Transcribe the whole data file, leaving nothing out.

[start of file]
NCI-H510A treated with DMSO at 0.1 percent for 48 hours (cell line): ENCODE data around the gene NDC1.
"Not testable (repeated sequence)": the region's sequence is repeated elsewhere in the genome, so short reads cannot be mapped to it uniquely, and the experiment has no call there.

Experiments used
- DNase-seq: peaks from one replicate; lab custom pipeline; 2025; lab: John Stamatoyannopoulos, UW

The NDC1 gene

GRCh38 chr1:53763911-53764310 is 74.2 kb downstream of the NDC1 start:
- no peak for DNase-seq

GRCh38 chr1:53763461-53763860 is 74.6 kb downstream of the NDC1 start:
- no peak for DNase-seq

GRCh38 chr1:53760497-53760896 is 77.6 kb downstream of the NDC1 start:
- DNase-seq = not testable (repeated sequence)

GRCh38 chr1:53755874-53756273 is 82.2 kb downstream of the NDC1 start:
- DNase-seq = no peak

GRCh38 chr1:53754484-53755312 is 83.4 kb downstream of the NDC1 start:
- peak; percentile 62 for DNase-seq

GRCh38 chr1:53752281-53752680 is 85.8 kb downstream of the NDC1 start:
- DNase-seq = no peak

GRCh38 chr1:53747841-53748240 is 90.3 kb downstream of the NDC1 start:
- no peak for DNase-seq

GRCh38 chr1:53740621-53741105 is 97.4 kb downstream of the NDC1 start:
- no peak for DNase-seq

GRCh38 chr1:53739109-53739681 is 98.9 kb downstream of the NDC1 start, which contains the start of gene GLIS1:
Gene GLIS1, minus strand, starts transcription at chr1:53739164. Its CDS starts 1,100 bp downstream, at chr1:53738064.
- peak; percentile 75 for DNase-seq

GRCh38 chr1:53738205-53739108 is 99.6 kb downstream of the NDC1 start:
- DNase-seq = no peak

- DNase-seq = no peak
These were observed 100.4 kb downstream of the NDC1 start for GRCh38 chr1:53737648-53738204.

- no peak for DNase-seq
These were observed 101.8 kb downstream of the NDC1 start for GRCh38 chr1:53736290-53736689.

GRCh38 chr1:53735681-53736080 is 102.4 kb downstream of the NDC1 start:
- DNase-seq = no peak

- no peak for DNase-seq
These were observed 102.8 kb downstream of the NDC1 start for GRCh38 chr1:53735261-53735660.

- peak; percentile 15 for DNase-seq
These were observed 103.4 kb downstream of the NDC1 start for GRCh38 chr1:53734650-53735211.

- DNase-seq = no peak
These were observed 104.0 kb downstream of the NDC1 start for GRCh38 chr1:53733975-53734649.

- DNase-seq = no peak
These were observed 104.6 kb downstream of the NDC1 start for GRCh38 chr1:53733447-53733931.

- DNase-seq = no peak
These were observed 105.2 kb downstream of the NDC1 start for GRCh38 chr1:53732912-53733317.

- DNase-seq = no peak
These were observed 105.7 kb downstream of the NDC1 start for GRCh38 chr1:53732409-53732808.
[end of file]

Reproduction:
NCI-H510A treated with DMSO at 0.1 percent for 48 hours (cell line): ENCODE data around the gene NDC1.
"Not testable (repeated sequence)": the region's sequence is repeated elsewhere in the genome, so short reads cannot be mapped to it uniquely, and the experiment has no call there.

Experiments used
- DNase-seq: peaks from one replicate; lab custom pipeline; 2025; lab: John Stamatoyannopoulos, UW

The NDC1 gene

GRCh38 chr1:53763911-53764310 is 74.2 kb downstream of the NDC1 start:
- no peak for DNase-seq

GRCh38 chr1:53763461-53763860 is 74.6 kb downstream of the NDC1 start:
- no peak for DNase-seq

GRCh38 chr1:53760497-53760896 is 77.6 kb downstream of the NDC1 start:
- DNase-seq = not testable (repeated sequence)

GRCh38 chr1:53755874-53756273 is 82.2 kb downstream of the NDC1 start:
- DNase-seq = no peak

GRCh38 chr1:53754484-53755312 is 83.4 kb downstream of the NDC1 start:
- peak; percentile 62 for DNase-seq

GRCh38 chr1:53752281-53752680 is 85.8 kb downstream of the NDC1 start:
- DNase-seq = no peak

GRCh38 chr1:53747841-53748240 is 90.3 kb downstream of the NDC1 start:
- no peak for DNase-seq

GRCh38 chr1:53740621-53741105 is 97.4 kb downstream of the NDC1 start:
- no peak for DNase-seq

GRCh38 chr1:53739109-53739681 is 98.9 kb downstream of the NDC1 start, which contains the start of gene GLIS1:
Gene GLIS1, minus strand, starts transcription at chr1:53739164. Its CDS starts 1,100 bp downstream, at chr1:53738064.
- peak; percentile 75 for DNase-seq

GRCh38 chr1:53738205-53739108 is 99.6 kb downstream of the NDC1 start:
- DNase-seq = no peak

- DNase-seq = no peak
These were observed 100.4 kb downstream of the NDC1 start for GRCh38 chr1:53737648-53738204.

- no peak for DNase-seq
These were observed 101.8 kb downstream of the NDC1 start for GRCh38 chr1:53736290-53736689.

GRCh38 chr1:53735681-53736080 is 102.4 kb downstream of the NDC1 start:
- DNase-seq = no peak

- no peak for DNase-seq
These were observed 102.8 kb downstream of the NDC1 start for GRCh38 chr1:53735261-53735660.

- peak; percentile 15 for DNase-seq
These were observed 103.4 kb downstream of the NDC1 start for GRCh38 chr1:53734650-53735211.

- DNase-seq = no peak
These were observed 104.0 kb downstream of the NDC1 start for GRCh38 chr1:53733975-53734649.

- DNase-seq = no peak
These were observed 104.6 kb downstream of the NDC1 start for GRCh38 chr1:53733447-53733931.

- DNase-seq = no peak
These were observed 105.2 kb downstream of the NDC1 start for GRCh38 chr1:53732912-53733317.

- DNase-seq = no peak
These were observed 105.7 kb downstream of the NDC1 start for GRCh38 chr1:53732409-53732808.